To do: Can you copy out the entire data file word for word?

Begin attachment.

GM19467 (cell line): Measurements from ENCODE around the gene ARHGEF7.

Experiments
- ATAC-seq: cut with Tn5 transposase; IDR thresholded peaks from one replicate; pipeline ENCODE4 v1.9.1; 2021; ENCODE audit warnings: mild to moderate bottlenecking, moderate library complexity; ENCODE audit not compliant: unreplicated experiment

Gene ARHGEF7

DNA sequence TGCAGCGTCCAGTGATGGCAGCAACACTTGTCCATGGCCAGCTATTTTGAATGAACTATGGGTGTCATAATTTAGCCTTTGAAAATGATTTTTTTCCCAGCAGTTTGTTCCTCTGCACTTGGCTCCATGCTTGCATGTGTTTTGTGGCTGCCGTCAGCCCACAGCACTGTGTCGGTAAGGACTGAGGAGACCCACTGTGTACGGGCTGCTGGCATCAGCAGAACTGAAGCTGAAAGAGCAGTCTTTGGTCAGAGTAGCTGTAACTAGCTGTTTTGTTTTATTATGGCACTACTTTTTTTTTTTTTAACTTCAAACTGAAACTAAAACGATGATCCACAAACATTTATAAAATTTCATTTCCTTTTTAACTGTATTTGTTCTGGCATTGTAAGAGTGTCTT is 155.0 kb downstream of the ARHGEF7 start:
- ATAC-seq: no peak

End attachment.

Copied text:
GM19467 (cell line): Measurements from ENCODE around the gene ARHGEF7.

Experiments
- ATAC-seq: cut with Tn5 transposase; IDR thresholded peaks from one replicate; pipeline ENCODE4 v1.9.1; 2021; ENCODE audit warnings: mild to moderate bottlenecking, moderate library complexity; ENCODE audit not compliant: unreplicated experiment

Gene ARHGEF7

DNA sequence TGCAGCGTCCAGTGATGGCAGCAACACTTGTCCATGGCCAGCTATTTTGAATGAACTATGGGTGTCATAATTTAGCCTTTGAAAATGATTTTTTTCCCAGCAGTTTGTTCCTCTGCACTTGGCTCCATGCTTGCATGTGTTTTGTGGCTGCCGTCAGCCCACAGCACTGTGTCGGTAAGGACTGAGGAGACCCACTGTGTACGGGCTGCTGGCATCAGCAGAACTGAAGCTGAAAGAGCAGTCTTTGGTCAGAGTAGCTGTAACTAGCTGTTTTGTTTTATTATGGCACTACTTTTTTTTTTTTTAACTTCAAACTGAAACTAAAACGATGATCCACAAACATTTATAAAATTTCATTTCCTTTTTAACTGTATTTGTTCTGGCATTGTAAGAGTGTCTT is 155.0 kb downstream of the ARHGEF7 start:
- ATAC-seq: no peak